Ever feel a chill down your spine, like something not quite worldly is in the room with you? Maybe an inexplicable feeling of dread washes over you at the most random time?
Cynic or not, we've all probably wondered whether spirits and demons are all too real. Demons have played a large part in the mythology, books, movies and even music that shape our perception of the world. But even the bravest of us probably shouldn't rush to prove these terrifying spirits exist:
Pontianak – Indonesia
Pontianak – also known as Kuntilanak, Mantianak or Boentianak – is from Indonesian mythology and the name literally means “woman who died in childbirth.” According to the myth, the woman’s spirit may rise from the grave as a ghost to prey on the living by night.
Pontianak is especially dangerous to men. It takes the form of a beautiful, pale-skinned, long haired woman dressed in white to lure its victim close. You know it’s a Pontianak when you hear a baby cry, which is how they announce their presence; the closer they get the softer the cry gets.
When they get close enough to you, you can smell a very nice fragrance, which is the last nice thing which will happen to you as they kill their victims by digging into their stomachs with their sharp fingernails and eating their organs (ouch!).
Oh, and be wary of your beloved bananas, because at daytime Pontianaks tend to hide their souls in banana trees.
Bean Nighe – Scotland
The Scottish fairy Bean Nighe is said to be a messenger from the underworld bringing omens of death. She frequently appears as a washerwoman at the banks of streams. Bean Nighe (pronounced as ”ben-neeyah”) wanders near the empty streams, washing blood from the grave clothes of people who are about to die. Bean Nighe is no looker (but who is, when they're associated with death?) She has one nostril, one big large buck tooth, webbed feet and long hanging breasts. Her long stringy hair is partially covered with a hood and a white gown, dressed in green. If you ask Bean Nighe nicely, she will answer 3 questions for you, but only after you answer 3 of her questions. She can also tell you the names of people who are about to die.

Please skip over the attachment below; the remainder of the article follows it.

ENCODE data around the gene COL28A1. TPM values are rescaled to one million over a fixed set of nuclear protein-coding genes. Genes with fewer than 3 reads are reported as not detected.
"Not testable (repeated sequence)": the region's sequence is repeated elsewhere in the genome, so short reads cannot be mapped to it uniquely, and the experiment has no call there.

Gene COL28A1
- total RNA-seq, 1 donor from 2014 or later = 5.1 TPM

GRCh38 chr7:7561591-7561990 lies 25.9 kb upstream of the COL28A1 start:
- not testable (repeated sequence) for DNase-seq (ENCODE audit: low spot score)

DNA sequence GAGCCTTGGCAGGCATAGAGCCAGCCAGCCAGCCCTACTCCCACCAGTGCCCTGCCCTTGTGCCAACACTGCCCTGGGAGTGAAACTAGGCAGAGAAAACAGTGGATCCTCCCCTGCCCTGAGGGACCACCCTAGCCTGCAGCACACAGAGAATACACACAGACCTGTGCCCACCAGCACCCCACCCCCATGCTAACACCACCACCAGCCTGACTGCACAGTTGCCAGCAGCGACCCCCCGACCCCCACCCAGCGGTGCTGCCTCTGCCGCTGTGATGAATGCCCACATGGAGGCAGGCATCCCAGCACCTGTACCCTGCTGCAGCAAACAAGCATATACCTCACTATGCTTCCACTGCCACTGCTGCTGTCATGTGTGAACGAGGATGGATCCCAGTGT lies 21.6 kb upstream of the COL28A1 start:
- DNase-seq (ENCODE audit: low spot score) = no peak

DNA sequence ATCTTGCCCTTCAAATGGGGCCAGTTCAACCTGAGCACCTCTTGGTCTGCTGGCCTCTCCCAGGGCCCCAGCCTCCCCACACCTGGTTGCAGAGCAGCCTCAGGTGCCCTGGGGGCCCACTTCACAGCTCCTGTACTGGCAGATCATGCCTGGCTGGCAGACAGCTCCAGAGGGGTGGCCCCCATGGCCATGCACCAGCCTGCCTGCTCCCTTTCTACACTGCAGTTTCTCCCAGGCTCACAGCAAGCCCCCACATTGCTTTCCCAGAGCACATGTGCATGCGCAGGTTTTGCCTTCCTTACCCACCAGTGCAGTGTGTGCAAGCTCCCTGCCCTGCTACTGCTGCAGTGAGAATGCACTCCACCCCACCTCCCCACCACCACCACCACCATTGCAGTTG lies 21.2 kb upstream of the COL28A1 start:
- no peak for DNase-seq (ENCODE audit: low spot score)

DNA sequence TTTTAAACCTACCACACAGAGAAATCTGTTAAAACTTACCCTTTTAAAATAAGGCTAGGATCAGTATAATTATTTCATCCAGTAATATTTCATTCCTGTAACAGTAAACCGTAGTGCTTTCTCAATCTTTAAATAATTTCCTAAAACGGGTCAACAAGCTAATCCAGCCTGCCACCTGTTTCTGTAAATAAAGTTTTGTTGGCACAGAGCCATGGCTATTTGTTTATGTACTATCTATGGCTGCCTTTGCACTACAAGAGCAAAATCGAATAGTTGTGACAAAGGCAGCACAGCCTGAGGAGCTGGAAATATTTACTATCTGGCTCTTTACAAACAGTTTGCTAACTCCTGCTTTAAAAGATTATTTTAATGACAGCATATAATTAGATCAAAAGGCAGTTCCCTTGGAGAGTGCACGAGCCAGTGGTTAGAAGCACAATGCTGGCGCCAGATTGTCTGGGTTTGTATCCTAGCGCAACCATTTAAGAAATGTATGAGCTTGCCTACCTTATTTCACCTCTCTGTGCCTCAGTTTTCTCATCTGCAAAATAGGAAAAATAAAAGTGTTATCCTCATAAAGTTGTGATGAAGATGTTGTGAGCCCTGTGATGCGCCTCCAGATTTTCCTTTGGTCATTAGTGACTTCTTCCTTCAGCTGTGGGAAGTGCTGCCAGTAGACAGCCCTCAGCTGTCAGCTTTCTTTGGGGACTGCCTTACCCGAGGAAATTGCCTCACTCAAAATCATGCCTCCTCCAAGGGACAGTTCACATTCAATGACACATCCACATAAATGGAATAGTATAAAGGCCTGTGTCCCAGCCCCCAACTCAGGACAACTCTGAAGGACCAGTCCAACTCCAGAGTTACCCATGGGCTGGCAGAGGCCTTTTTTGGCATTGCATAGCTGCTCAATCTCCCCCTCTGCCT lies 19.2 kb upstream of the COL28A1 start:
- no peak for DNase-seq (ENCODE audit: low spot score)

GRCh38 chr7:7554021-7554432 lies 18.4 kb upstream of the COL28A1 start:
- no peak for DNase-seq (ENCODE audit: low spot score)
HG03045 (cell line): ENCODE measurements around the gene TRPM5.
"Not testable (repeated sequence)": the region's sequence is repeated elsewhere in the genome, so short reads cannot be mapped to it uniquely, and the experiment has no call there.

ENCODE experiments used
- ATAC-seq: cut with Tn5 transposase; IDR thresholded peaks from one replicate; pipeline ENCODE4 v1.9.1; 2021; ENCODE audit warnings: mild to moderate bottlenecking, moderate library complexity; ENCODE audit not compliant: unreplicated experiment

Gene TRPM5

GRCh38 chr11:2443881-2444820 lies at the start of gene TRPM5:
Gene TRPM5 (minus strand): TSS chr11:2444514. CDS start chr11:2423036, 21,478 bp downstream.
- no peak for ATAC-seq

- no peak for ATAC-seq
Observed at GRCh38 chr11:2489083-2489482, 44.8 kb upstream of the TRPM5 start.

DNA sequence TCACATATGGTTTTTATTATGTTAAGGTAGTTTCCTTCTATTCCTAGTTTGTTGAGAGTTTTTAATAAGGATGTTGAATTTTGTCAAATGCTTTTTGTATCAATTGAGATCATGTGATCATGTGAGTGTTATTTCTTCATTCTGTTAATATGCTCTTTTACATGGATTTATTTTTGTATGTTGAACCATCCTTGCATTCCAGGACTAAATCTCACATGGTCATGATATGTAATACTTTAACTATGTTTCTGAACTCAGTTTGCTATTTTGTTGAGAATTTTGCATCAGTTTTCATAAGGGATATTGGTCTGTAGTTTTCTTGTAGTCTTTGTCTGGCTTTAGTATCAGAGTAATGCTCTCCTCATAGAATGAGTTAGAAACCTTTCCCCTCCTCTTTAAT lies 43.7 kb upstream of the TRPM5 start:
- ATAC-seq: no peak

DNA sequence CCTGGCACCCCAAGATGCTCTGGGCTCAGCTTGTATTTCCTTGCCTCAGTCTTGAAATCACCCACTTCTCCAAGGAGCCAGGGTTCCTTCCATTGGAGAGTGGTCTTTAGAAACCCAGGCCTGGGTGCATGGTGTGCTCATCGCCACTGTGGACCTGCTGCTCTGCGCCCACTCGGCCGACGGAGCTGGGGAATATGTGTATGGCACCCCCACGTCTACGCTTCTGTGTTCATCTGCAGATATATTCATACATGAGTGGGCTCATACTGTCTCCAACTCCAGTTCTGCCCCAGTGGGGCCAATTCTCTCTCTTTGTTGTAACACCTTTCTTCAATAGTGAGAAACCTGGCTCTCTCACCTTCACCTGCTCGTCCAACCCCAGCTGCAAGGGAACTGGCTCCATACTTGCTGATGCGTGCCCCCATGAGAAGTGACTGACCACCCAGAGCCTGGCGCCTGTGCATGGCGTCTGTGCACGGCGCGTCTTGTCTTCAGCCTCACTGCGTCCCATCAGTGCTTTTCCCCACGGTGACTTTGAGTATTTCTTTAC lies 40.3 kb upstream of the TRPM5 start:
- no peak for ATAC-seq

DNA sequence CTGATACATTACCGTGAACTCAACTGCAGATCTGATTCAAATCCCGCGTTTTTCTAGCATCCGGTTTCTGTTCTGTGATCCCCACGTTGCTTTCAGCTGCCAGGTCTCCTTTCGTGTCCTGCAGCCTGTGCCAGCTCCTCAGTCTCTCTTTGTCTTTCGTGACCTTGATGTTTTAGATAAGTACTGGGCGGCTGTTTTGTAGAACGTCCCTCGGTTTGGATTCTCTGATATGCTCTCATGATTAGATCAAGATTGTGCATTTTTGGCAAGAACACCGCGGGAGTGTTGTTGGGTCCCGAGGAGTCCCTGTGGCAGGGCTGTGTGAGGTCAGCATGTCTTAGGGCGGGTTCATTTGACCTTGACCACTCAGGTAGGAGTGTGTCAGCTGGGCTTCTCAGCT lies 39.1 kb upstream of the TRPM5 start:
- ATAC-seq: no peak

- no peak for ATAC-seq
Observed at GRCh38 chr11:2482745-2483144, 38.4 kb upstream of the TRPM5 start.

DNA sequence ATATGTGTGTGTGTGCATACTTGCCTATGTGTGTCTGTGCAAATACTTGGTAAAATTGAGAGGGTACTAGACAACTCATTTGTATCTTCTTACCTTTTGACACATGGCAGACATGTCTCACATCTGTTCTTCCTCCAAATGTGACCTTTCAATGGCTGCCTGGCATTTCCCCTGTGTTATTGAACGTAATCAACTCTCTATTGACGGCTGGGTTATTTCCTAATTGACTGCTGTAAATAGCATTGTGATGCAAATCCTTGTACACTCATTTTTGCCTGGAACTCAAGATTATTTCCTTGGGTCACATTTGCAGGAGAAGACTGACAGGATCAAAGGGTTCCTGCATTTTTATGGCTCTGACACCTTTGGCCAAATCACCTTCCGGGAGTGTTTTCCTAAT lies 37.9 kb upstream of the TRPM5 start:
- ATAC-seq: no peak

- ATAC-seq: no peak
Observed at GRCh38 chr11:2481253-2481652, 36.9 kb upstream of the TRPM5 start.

Jikininki – Japan
Jikininki are from Japanese Buddhism and they mean “human eating ghosts.” Jikininki are the spirits of selfish, greedy or ungodly people who have passed on. They are said to be cursed to eat flesh of human corpses. Unlike most demons, they actually hate what they are, and are in a constant state of self-disgust and self-loathing. Jikininki are said to look like decomposing corpses, with sharp claws and glowing eyes, leaving any mortal who accidentally beholds them in a frozen, disgusted trance. So, don’t be greedy or else you’ll be cursed to look like these guys for all of eternity.
Leshy – Eastern Europe
In Slavic mythology, Leshy is the spirit that protects animals and forests. It is a tall creature that can change its size, has hair, hooves, horns and a beard made out of living grass, his head is somewhat pointed. Leshy is a sportive spirit who enjoys playing tricks on people, though when angered he can be treacherous. He is seldom seen, but his voice can be heard in the forest laughing, whistling, or singing. The evil version of this species is prone to mimicking your friends’ voices, leading you into a cave, and – wait for it – tickling you to death!
Lady Midday – Eastern Europe
Lady Midday, also known as Pscipolnista, Poludnica, Polednice, is certainly a unique female demon. As the name suggests, she’s a noon demon, usually pictured as a young woman dressed in white. Nevertheless, she can take on different forms, from an old woman to a 12-year-old girl. She often arrives at noon to chat her victims up, asking difficult questions to determine each target’s fate. Any incorrect answer or unprompted subject change results in a beheading, either with a scythe or a pair of shears. If you're lucky, she might just strike you with an illness instead.